I think it makes sense for us (who aren’t competitive athletes) to ride the wave and try accommodate deloads with life itself, and when you need it. That being said, what we don’t want are ‘forced’ deloads, when injuries leave you with no choice. It should happen before this.
In my own personal training, I know I need some form of a deload when my hips and lower back become cranky no matter what I do, and I start to get mentally fried of ‘going’ to the gym. It’s usually my body’s way of saying it needs 3 to 5 days off completely, or at least a few days of reduced volume.
Motivation to train is an important indicator, and I find whenever someone starts to dread going to the gym consistently (not just a one off), it’s probably time to back off and take some days off.
As you become more experienced though, you’ll find your intuition and personal experience will guide your deloads. But if you’re training hard, typically you’ll usually see this fall in the 6 to 8 week bracket.
How To Deload
There’s many ways you can do this. You can cut volume, intensity, frequency, or you can just get out of the gym.
I like a combination of them all.
If you read my article on ‘training to failure’, you’ll know I like to gradually ramp up intensity over a training cycle to a ‘peak’.
During this ‘peak’ I like to cut volume, and push to set some repetition PRs. I know in the lead up to these weeks I’d have built up a fair amount of fatigue and I’m ready to back off a little.
So these sessions will be short, cutting sets by 40-50%, but making each set count. Maintaining intensity and dropping volume is key here, as most people tend to feel the accumulated fatigue from the overall volume of their training (again, this is dependent on what they’re doing).
After this, I’d do one of two things the following week:
1/ Keep the same structure of program, but back off loads by 10-20%. During this week I’d stay at the top of the rep range, ‘reset’ perfect technique and stay away from failure. After this week, I’d start to ramp up again over the course of 6-8 weeks and repeat.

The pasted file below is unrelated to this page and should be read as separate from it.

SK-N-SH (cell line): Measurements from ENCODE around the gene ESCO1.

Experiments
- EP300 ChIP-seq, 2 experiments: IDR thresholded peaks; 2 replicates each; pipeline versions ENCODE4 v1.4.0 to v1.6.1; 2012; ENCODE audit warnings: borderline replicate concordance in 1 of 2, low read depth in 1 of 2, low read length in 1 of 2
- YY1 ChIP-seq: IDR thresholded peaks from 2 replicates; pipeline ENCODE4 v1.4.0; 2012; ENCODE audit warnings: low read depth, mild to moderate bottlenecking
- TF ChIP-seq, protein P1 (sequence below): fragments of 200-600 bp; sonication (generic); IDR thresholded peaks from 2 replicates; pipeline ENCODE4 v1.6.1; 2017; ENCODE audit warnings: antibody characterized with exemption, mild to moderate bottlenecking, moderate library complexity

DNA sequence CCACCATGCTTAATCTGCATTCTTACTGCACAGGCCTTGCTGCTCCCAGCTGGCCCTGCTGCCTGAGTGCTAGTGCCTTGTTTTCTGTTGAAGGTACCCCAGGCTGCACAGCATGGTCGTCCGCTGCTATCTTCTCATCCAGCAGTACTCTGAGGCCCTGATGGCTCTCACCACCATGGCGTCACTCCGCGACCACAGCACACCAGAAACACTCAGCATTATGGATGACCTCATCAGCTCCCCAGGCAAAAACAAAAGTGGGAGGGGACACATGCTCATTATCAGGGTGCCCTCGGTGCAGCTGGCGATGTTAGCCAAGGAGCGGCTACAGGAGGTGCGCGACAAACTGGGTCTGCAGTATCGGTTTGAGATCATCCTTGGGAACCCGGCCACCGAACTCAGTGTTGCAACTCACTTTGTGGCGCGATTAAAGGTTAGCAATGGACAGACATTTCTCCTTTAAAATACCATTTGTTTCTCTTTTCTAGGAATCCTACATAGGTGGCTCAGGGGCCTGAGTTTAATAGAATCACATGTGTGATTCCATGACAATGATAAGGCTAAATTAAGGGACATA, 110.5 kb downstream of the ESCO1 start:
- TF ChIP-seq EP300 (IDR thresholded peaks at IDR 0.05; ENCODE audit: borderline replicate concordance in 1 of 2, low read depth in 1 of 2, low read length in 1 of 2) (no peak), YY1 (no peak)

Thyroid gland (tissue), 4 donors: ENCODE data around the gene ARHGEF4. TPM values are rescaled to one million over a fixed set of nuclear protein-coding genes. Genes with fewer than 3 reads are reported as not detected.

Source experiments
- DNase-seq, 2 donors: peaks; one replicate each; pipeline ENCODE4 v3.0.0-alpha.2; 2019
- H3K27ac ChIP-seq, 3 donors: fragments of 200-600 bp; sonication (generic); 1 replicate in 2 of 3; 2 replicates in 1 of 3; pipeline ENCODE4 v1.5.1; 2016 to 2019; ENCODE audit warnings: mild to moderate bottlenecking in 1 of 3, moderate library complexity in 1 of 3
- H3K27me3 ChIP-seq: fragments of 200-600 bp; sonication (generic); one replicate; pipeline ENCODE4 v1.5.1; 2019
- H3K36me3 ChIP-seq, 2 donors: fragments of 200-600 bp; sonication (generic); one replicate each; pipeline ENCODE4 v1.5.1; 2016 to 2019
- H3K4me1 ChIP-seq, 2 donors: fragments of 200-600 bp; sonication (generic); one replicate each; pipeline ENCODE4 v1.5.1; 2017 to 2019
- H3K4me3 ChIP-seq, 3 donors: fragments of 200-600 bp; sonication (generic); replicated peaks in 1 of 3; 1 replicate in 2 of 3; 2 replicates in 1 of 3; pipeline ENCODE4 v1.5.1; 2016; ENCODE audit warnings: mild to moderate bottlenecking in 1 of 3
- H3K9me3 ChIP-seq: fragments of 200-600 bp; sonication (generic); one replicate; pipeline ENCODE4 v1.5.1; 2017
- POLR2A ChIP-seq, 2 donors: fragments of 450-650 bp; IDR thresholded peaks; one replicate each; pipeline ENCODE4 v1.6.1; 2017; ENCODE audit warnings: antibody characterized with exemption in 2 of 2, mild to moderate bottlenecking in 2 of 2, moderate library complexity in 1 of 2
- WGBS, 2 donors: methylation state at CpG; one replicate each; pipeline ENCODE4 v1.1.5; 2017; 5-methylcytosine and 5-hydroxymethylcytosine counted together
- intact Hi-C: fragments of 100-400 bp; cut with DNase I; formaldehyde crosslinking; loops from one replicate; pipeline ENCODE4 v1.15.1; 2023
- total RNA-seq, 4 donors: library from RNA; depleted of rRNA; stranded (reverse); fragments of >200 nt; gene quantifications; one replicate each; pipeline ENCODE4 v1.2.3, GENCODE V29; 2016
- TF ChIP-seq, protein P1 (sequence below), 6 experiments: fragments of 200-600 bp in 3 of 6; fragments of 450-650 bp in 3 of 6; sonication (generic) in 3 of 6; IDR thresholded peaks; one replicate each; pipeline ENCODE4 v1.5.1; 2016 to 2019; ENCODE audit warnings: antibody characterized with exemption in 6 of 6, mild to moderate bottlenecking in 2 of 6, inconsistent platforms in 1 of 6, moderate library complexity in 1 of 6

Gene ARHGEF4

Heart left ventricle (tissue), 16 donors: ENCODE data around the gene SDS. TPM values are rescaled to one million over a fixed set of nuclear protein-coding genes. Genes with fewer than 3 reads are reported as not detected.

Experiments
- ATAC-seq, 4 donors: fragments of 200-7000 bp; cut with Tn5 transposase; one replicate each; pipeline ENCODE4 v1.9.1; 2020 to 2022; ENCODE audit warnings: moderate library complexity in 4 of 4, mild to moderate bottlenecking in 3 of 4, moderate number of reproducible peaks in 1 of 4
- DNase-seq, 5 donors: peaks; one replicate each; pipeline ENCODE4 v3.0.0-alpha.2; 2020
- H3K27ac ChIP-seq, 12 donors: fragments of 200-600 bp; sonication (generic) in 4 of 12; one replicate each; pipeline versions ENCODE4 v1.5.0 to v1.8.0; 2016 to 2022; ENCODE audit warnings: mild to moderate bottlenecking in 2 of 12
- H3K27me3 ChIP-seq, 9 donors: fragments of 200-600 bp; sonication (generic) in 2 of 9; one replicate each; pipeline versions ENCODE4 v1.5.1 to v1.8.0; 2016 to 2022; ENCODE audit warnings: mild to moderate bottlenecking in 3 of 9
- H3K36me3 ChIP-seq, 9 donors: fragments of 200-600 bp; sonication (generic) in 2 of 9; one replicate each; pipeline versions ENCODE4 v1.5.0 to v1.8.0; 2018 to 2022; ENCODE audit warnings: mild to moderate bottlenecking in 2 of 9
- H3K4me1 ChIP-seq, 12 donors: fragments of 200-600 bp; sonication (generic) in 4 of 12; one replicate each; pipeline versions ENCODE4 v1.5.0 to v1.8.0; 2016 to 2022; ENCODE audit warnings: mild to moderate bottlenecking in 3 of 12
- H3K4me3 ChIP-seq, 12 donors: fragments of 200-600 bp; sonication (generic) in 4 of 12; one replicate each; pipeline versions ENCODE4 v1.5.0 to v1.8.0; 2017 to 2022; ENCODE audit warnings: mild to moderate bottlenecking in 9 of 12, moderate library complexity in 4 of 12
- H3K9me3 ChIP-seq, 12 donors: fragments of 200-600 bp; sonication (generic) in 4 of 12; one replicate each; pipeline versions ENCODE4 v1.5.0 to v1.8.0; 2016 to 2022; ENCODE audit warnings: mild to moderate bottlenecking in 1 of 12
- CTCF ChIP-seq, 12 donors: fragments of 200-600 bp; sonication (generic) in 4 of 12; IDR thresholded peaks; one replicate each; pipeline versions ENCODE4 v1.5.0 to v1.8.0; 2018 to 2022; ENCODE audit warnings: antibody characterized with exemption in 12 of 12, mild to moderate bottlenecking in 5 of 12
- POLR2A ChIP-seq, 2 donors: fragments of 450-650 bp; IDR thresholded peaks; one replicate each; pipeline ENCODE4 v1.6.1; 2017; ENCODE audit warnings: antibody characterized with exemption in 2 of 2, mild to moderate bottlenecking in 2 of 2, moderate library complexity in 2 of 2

(Note: this method of back cycling can actually be used during a training cycle on specific lifts. Say your bench is plateauing, but everything else is going up well. Back cycling on just the bench without deloading the whole body can be done to stimulate strength gains again)
2/ If I’m really spent from training, motivation is dragging, and mentally I need a break, I’d just take 3-7 days off completely. How long I take is usually governed by when I feel ready to go and ‘itching’ to train again. This is generally my preferred option, and I usually time it with a holiday so I’m out of my normal routine.
For clients, this is the way I do it for many. I push them hard in the lead up to a holiday, and then tell them to back off when away with either no training at all, or just some bodyweight / light workouts if they want to do something, like those found here.
After taking some time off, I’d revert to option 1 and ramp up again.
What To Do After A Deload
I covered this briefly above but I want to reiterate this as I see too many clients make this mistake:
Do not go balls out in your first week back!
You need to back cycle the loads after a deload and then work back up with the idea of beating previous PRs. Again, it’s that 1 step back, 2 steps forward mentality you need to have.
Even if you feel great, which you will do, resist the temptation and work the plan. In the long run, you’ll be able to string out a longer training cycle and go for more PRs.
Deloading doesn’t need to be complicated. For some, it’ll fall in line with life. For others, it’ll require a little intuition and listening to the feedback your body gives you.
Either way, once you’ve got a few years of training under your belt, you’ll need to start thinking about incorporating deloads as a strategy of continuing your progress going forwards.
And no, deloading doesn’t make you a p*ssy. If you train hard, you’ll need it.